He's a 20-year-old kid with boundless upside who played at a high level against the best competition in college football, and his speed and relentless effort fits perfectly into defensive coordinator Jim Schwartz's scheme.

And he just happens to fill a crucial need on a defense that desperately needs pass rush help.

He's exactly what the Eagles needed.

I think pass rush was just as big a need for this team as cornerback, and this draft is so deep at corner that going defensive end in the first round and corner in the second or third round made perfect sense.

So let's look at what Schwartz has to work with as he enters Year 2.

Up front, he has Fletcher Cox, Tim Jernigan and Beau Allen inside and Barnett with Brandon Graham, Vinny Curry and Chris Long outside. The Eagles will miss Bennie Logan, but on paper, that's a very good defensive line.

At linebacker, budding star Jordan Hicks and Nigel Bradham will get the lion's share of the snaps. Mychal Kendricks is still a de facto starter, but I still don't think he'll be here by opening day. And even if he is, he'll play only 15 to 20 snaps per game.

You have two very good safeties in Malcolm Jenkins and Rodney McLeod, and that really leaves cornerback as the one big giant question mark on defense.

But whoever the Eagles run out there — I would guess Jalen Mills and whoever they draft on Friday, with Ron Brooks back in the slot if he's healthy — will be an upgrade over Nolan Carroll and Leodis McKelvin. Anything would be an upgrade over Nolan Carroll and Leodis McKelvin.

When I look at this group, I see a top-10 defense.

And if you think that's crazy, consider this: The Eagles were only three yards per game away from being a top-10 defense last year, in their first year in Schwartz's scheme, with Connor Barwin playing out of position, a terrible set of cornerbacks and huge issues getting to the quarterback.

Consider this: The 2016 Eagles limited opposing QBs to the fifth-lowest completion percentage in the NFL, allowed the fifth-fewest first downs, allowed the eighth-fewest TDs and ranked third in the red zone.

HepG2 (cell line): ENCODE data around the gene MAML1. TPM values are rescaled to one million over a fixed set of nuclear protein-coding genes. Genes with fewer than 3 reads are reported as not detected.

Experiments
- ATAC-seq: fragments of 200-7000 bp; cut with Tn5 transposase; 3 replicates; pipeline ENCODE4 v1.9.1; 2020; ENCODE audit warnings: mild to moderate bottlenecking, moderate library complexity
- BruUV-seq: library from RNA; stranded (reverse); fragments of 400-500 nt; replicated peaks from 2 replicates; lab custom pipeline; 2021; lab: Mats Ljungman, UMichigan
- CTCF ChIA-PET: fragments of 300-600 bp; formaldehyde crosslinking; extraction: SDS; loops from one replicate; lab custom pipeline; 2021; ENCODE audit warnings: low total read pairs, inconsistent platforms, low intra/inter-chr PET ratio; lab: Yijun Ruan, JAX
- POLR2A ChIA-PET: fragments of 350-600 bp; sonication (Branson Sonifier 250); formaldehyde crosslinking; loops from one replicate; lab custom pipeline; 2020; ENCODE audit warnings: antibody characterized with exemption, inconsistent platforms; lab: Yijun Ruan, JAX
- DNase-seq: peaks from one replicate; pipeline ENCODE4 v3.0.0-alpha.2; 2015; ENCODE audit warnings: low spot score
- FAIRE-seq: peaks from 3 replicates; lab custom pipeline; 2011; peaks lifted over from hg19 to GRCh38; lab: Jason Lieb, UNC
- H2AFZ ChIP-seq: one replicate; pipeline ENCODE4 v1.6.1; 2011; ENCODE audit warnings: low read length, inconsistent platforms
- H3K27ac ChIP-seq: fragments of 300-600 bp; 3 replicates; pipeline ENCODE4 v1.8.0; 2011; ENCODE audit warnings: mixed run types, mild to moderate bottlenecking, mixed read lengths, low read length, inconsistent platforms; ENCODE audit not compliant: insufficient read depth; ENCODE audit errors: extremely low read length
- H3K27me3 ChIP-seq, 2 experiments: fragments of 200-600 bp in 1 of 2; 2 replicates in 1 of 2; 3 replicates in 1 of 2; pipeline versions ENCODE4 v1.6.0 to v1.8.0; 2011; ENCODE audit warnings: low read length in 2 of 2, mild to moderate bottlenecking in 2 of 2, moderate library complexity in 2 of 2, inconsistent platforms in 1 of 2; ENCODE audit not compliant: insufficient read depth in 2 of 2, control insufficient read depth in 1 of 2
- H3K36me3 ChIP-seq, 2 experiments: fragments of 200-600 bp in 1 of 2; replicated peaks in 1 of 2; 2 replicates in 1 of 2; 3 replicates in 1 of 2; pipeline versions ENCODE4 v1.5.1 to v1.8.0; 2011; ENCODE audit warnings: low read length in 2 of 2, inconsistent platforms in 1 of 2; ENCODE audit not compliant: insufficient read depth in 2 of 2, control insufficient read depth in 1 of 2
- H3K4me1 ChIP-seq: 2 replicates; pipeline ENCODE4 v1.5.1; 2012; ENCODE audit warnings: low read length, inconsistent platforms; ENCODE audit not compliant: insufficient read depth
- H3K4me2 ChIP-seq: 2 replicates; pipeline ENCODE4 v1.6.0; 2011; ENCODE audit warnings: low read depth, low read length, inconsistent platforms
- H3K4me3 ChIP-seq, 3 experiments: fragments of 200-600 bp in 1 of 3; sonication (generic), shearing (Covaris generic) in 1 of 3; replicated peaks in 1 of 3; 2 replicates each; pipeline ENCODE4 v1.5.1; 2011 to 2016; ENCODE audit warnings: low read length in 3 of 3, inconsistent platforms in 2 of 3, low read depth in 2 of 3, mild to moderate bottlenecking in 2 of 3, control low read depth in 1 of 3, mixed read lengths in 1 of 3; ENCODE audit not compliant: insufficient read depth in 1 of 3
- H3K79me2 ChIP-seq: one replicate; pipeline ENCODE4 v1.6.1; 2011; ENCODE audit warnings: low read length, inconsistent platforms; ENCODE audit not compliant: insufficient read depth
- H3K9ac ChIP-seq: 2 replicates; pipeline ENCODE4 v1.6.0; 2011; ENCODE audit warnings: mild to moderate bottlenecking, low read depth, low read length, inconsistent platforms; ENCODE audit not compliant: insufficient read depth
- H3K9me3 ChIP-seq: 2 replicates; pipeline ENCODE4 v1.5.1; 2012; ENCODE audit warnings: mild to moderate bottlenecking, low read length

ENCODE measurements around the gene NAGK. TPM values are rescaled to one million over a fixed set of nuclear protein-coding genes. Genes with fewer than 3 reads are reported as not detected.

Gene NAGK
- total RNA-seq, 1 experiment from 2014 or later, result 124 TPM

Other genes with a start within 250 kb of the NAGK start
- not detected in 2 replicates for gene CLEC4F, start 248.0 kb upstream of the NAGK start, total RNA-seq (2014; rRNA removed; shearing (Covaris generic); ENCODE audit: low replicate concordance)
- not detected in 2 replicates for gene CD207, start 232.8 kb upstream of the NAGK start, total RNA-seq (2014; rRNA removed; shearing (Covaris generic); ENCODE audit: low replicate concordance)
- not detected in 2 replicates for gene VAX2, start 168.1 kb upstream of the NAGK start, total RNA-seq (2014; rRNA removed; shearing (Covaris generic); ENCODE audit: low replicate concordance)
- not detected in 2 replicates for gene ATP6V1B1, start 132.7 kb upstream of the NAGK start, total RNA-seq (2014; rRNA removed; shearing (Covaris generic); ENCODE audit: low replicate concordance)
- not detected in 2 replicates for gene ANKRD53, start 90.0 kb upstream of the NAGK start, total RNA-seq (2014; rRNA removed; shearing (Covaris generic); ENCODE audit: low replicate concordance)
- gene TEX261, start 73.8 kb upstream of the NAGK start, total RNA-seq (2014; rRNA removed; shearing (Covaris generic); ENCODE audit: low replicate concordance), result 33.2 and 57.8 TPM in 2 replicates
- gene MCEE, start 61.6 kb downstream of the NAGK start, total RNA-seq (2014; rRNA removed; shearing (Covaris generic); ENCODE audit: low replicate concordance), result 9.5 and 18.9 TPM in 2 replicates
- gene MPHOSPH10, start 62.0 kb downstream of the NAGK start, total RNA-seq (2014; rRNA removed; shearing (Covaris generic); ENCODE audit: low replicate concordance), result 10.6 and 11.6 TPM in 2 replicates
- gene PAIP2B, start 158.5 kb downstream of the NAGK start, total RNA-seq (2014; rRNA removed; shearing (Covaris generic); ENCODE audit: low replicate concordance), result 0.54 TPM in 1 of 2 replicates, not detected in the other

This was a better defense a year ago than people realized.

What was its biggest issue? Allowing big pass plays.

The Eagles allowed a ridiculous 27 pass plays of 30 yards or more, second-worst in the NFL (one fewer than the Raiders).

Big plays killed this team a year ago, and that's a combination of a lack of pass pressure and terrible cornerback play.

Greatly reduce those big plays and this is a playoff defense.

The Eagles have already jettisoned their starting cornerbacks, and Mills and a rookie will be an upgrade. And now they've addressed their pass rush.

How much difference will Barnett make in Year 1? No way to tell yet. But I have to think a rotation of Graham, Barnett, Curry and Long will be more productive than Graham, Barwin, Curry and Marcus Smith.

The Eagles haven't had an elite defense since Jim Johnson's last season, when they ranked fourth in the NFL in points allowed and third in yards allowed.

That team won a couple playoff games, reached the NFC Championship Game, and was one fourth-quarter, fourth-down stop on Tim Hightower away from Super Bowl XLIII in Tampa.

That was 2008. That was nine years ago.

It's no coincidence that the last time the Eagles had an elite defense was the last time they won a playoff game.

It's been a long, sad eight years since. Years filled with coaching changes, a lack of stability at quarterback and defensive play that Eagles fans had to be largely embarrassed by.

How do you go from Brian Dawkins, Trent Cole, Lito Sheppard and Sheldon Brown celebrating playoff wins to Nnamdi Asomugha waving his arms at Kurt Coleman after allowing yet another touchdown bomb just a few short years later?

Sad. This is a city that loves offense but loves defense even more.

I'm not sure this is ready to be an elite defense yet, but drafting Barnett is going to help the Eagles continue becoming a pretty darn good one.